With just over one month before training camp, the Phoenix Coyotes’ scenario sounds most repetitive.
No, there is no sale to Greg Jamison and his group at this point, and no, there is no movement on signing free-agent captain Shane Doan.
The “bottom line” right now is Jamison, former CEO of the San Jose Sharks, remains no closer to acquiring the team than when he was first introduced to the Phoenix media during the Nashville Stanley Cup series nearly four months ago.
The Phoenix Business Journal reported Jamison and his group, yet to be identified, as $20 million short of the NHL’s acting price of $170 million for the franchise. That’s just the cost to take the franchise off the hands of the NHL but does not include additional revenue to sign players or operate the franchise.
At the time he was introduced, along with NHL commission Gary Bettman at a news conference during the Nashville series, Jamison said he would implement immediate changes.
First, he indicated there would be extensive selling of suites, which ring the lower concourse of the arena and now for the most part remain vacant, engaging corporate sponsors, more visible involvement in the community and creating a better transportation network to get hockey fans from the far reaches of the Phoenix metropolitan area to games at Jobing.com Arena, located in the west side of the greater metro region.
That’s all well and good, but Jamison, at this point, is no closer to gaining control of the team than he was months ago when his name first surfaced as heading a potential group of buyers.
Which brings us to the continuing saga of Doan, who has expressed his desire, several times since the Coyotes season ended in late May, to remain in the desert. At this point, Doan appears to be in no hurry to sign on the dotted line because the offers, one reported from an Eastern Conference team at $30 million, will be there.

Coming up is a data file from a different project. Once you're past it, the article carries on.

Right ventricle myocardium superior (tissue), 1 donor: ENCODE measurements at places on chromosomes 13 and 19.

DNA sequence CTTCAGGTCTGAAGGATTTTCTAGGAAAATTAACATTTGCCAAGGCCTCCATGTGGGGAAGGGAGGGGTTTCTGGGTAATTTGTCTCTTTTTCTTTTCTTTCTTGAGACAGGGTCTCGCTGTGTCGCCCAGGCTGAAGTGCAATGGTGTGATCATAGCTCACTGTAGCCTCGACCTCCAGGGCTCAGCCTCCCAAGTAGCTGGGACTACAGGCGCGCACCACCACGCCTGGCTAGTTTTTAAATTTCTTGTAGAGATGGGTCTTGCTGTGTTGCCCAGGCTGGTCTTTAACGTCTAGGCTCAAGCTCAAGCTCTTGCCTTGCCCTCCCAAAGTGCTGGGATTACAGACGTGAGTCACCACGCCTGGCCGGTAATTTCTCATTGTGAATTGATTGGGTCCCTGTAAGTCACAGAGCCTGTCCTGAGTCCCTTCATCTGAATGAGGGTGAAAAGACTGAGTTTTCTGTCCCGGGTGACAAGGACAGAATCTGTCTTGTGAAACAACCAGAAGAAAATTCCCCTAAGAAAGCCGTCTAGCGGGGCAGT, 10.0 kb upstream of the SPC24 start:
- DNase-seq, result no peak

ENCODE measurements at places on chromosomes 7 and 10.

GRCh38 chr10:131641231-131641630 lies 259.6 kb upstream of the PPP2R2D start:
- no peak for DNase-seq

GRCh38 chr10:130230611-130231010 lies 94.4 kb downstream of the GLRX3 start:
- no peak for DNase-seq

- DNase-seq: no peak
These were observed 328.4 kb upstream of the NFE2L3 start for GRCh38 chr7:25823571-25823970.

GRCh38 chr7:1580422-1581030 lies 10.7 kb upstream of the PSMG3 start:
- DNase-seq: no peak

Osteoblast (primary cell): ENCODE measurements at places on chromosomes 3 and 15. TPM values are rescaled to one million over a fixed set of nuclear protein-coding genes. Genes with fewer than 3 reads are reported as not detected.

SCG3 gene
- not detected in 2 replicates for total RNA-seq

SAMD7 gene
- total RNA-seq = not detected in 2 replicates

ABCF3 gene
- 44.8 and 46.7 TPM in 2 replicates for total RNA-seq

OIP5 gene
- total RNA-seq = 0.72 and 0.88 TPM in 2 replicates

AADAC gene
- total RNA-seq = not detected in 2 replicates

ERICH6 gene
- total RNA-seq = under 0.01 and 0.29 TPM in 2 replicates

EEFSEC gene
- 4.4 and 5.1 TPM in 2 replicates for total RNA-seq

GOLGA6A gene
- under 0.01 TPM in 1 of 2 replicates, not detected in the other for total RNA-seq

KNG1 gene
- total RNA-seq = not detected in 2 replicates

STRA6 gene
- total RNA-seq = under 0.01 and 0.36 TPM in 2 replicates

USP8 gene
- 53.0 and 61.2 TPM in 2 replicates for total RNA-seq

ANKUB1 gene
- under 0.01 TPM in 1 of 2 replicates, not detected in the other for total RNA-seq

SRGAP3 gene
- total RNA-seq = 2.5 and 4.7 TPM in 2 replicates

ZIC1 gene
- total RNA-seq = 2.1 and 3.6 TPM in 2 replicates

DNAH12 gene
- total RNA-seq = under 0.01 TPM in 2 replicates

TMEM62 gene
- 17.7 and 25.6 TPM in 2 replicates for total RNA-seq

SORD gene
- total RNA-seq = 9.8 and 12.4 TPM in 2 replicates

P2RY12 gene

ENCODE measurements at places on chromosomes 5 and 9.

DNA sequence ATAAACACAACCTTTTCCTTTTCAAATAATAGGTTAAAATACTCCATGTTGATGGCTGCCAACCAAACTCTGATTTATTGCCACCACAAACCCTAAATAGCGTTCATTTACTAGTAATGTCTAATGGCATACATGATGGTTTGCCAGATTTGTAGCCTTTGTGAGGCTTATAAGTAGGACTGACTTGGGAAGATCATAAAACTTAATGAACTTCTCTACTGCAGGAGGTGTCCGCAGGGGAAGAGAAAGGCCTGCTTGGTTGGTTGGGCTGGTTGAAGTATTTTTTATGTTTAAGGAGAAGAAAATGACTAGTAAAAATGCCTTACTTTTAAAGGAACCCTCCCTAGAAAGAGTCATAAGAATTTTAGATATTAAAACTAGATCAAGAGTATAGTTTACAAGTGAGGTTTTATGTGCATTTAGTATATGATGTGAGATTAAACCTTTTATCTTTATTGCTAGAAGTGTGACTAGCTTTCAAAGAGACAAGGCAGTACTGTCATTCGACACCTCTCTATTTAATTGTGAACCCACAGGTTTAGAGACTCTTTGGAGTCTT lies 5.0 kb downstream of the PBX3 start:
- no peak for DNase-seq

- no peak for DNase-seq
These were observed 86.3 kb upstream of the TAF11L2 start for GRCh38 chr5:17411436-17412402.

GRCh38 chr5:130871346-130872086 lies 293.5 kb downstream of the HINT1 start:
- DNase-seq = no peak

While his agent Terry Bross tells the Phoenix media that sands are rapidly falling through the hour glass, Doan, for his part, does not publicly project “a sense of priority” persona. While Los Angeles, Vancouver and Montreal are the three clubs most prominently mentioned in the Doan sweepstakes, Doan himself has only indicated his desire to remain with Phoenix, the only franchise for whom he played since entering the NHL with Winnipeg for the 1995-96 season and then moving with the club to Phoenix the next season.
Doan has spent all 16 years in the NHL with the same franchise and expressed a desire not to relocate his family.
Aside from Doan, coach Dave Tippett and general manager Don Maloney, who essentially have done a remarkable job with no budget and marginally talented players, enter the remaining year of their contracts with Phoenix.
Plus, goaltender Mike Smith, whom Tippett called the team’s MVP last season, is also entering the final year of his obligation to Phoenix. While Maloney said he would like to sign Smith to an extension, there remains no movement here, as with Doan, on any contract expansion.
At this point, the NHL is committed to the Coyotes for the coming season in the desert and will likely foot the bill. The city of Glendale, which paid the NHL $25 million this past season, said it will not commit another $25 million for the team’s operation in 2012-13.
If Jamison’s group fails to come up with the additional $20 million the NHL currently demands, the scenario is not difficult to understand.
First, Doan walks, and that clearly compromises the integrity of the franchise. Tippett, Maloney and Smith, collectively, honor the final year of their Phoenix contracts and then walk, the current fragile fanbase crumbles and the team relocates after the 2012-13 season.
End of the NHL in the American southwest.
Mark Brown is a Featured Columnist for Bleacher Report. Unless otherwise noted, all quotes were obtained first-hand.
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